As part of the Imaging ONEWORLD series, the focus of these lectures is on microscopy and image analysis methods and how to apply these to your research. Almost all aspects of imaging such as sample preparation, labelling strategies, experimental workflows, ‘how-to’ image and analyse, as well as facilitating collaborations and inspiring new scientific ideas will be covered. Speakers will be available for questions and answers. The organisers, CRUK CI core facility staff, Gurdon Institute, MRC-LMB, MRC Cancer Unit and NPL will be able to continue the discussion and provide advice on your imaging projects.
University of Cambridge
Institute for Cancer Research (ICR) and Royal Marsden Trust
Kirti Prakash is a computer scientist by training (Bachelors and Masters degree) but a biologist at heart (PhD degree). Kirti aspires to be an inventor and develop new imaging tools for cell biology and neuroscience. Kirti did his Masters in Computer Science from Aalto University (Finland) and PhD in Biology from Heidelberg University (Germany). During his PhD, he developed a new method to image DNA which led to the first high-resolution images of the epigenetic landscape of meiotic chromosomes and mechanisms behind chromosome condensation. The doctoral research earned him several awards including Springer Best PhD Thesis Prize. After his PhD, he did a couple of postdocs at Carnegie Institution for Science (USA) and University of Cambridge (UK). The primary highlights of his research here were laser-free superresolution microscopy and development of a high-content imaging pipeline to quantify single-cell gene expression. Formerly at the National Physical Laboratory (NPL), and currently working at the Institute for Cancer Research (ICR) and Royal Marsden Trust, he is working on microscope development and image analysis.
University of Cambridge
Alex heads the Imaging Facility at the Gurdon Institute, which includes a variety of microscopy techniques including confocal, high throughput and deconvolution. He is keen to raise the level of microscopy understanding and application, and runs and takes part in various microscopy courses.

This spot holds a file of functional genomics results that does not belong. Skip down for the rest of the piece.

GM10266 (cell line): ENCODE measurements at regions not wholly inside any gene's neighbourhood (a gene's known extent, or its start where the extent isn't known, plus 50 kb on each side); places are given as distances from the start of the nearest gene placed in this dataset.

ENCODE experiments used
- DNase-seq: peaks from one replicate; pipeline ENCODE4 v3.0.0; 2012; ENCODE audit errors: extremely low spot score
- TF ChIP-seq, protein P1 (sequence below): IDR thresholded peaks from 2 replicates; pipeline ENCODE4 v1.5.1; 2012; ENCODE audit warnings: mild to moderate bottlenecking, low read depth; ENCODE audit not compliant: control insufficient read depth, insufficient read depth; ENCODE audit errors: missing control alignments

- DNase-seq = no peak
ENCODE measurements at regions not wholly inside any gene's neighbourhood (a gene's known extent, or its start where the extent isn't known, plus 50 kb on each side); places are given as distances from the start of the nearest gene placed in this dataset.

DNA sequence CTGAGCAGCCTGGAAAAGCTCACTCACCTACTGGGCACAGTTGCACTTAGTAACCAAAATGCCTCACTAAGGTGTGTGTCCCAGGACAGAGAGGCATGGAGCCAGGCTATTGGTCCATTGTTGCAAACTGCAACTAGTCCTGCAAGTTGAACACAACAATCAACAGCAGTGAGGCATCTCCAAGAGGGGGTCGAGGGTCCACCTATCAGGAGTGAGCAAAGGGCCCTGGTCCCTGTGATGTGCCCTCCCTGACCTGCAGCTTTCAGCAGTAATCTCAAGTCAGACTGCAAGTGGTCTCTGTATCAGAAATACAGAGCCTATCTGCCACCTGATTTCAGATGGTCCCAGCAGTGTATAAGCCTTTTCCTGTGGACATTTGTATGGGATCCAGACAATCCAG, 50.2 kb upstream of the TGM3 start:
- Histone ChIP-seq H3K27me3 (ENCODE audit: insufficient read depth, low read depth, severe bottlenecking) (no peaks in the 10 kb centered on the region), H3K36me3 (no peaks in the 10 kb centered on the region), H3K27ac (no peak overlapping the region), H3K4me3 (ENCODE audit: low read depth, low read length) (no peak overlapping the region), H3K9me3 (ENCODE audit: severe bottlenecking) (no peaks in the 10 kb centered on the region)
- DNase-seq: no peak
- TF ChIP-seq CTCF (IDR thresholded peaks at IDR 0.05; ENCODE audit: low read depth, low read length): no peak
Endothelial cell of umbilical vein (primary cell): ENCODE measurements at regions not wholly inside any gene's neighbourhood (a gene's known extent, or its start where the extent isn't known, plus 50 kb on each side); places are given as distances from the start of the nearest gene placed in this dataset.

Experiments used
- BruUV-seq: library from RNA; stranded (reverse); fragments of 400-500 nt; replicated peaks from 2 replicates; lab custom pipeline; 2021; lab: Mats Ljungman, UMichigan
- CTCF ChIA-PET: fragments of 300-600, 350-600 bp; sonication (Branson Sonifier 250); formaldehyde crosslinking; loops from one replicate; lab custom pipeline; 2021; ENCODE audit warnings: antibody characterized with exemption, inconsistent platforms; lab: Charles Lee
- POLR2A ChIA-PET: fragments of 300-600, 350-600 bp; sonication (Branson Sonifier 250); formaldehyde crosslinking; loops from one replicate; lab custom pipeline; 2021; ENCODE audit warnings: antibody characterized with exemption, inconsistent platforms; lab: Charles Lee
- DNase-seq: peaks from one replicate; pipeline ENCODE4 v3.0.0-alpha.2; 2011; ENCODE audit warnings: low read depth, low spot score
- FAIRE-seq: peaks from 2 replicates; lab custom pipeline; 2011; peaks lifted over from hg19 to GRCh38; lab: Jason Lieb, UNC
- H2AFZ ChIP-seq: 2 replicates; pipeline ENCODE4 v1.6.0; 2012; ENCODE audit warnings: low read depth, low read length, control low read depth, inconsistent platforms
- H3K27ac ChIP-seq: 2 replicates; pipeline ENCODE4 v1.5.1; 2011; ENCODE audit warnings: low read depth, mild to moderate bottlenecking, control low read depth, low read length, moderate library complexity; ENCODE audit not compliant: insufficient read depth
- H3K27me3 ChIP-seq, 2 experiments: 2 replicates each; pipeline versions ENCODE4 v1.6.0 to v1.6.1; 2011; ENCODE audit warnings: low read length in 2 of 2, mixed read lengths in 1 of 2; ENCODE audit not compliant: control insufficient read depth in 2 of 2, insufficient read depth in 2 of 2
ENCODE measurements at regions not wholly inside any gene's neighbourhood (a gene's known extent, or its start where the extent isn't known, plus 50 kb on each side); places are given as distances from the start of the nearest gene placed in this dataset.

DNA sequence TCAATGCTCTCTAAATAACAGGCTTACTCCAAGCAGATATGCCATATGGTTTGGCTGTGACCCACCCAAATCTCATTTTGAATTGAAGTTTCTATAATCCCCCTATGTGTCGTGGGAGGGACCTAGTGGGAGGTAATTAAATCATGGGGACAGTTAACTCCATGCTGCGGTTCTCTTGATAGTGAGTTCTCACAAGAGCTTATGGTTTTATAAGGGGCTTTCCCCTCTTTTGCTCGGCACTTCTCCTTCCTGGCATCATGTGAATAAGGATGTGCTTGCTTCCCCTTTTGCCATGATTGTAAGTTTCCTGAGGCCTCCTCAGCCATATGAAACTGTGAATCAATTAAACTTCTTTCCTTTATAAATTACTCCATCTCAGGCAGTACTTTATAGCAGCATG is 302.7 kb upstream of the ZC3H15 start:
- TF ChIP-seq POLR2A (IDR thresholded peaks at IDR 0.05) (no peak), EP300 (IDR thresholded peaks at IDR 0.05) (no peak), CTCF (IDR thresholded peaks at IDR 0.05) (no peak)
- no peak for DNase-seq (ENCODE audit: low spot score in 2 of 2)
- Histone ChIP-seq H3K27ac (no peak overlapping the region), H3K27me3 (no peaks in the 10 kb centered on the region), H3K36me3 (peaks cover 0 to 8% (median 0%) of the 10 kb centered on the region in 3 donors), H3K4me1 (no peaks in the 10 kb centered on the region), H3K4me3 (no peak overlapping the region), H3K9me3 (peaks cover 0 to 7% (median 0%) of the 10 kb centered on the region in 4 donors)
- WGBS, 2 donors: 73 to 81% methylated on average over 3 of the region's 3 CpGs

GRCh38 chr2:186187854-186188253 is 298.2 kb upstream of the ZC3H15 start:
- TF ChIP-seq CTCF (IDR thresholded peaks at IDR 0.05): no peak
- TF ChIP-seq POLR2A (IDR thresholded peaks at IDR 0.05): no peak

MRC Cancer Cell Unit
Alessandro’s major focus is to develop new methods for probing and mapping the biochemical events that underlie cellular systems using fluorescence microscopy, with the overall aim of better understanding the fundamental principles that govern tumour suppressive mechanisms and their perturbation in cancer. In his career, Alessandro has developed several technologies (e.g. high throughput FLIM, solid state detectors and imaging specotrpolarimetry) and methods of analysis for quantitative biochemical imaging (FLIM, spectral imaging and anisotropy imaging). Since 2009, he has focused on strategies to enhance the biochemical resolution of fluorescence microscopy and multiplexing several biochemical reactions within the cell with the scope to correlate complex biochemical signatures to cell fate decision and homeostatic control.
CRUK Cambridge Institute
Stefanie Reichelt, PhD is head of the light microscopy facility at the CRUK Cambridge Institute. The core provides state-of-the-art imaging resources, training courses for scientists and students and develop new imaging systems as well as user-friendly analysis and acquisition tools for specific research applications. Stefanie teaches academically at Cambridge University, in scientific workshops and out-reach events. She is also founder of the well-known Plymouth Advanced Microscopy Course and the Centre for Mathematical Imaging in Healthcare (CIMH)
MRC-Laboratory of Molecular Biology
Electron microscopy (EM) is the method of choice for imaging biological samples at the ultra-structural level. Yet, with notable exceptions, its molecular contrast is limited. Fluorescence light microscopy (LM), on the other hand, provides exquisite biomolecular specificity; however, its resolution (even in the case of super-resolution imaging) typically lags behind EM. Therefore, a number of methodologies have been developed to combine the advantages of both imaging modalities, termed Correlative Light and Electron Microscopy (CLEM). This talk will briefly outline major efforts in this area, and will focus on developments of novel 3D cryo-based CLEM methodologies developed at Janelia Research Campus, which are freely available through the Advanced Imaging Center.
Applications Scientist, Advanced Imaging Center, HHMI Janelia Research CampusJesse joined the Advanced Imaging Center (AIC) at Janelia Research Campus in 2014, and has nearly 20 years’ experience in microscope design, development, and application across a wide range of biological models. His current work at the AIC includes application of ultra-high resolution optical imaging, as well as correlative focused-ion beam scanning electron microscopy and optical super-resolution imaging.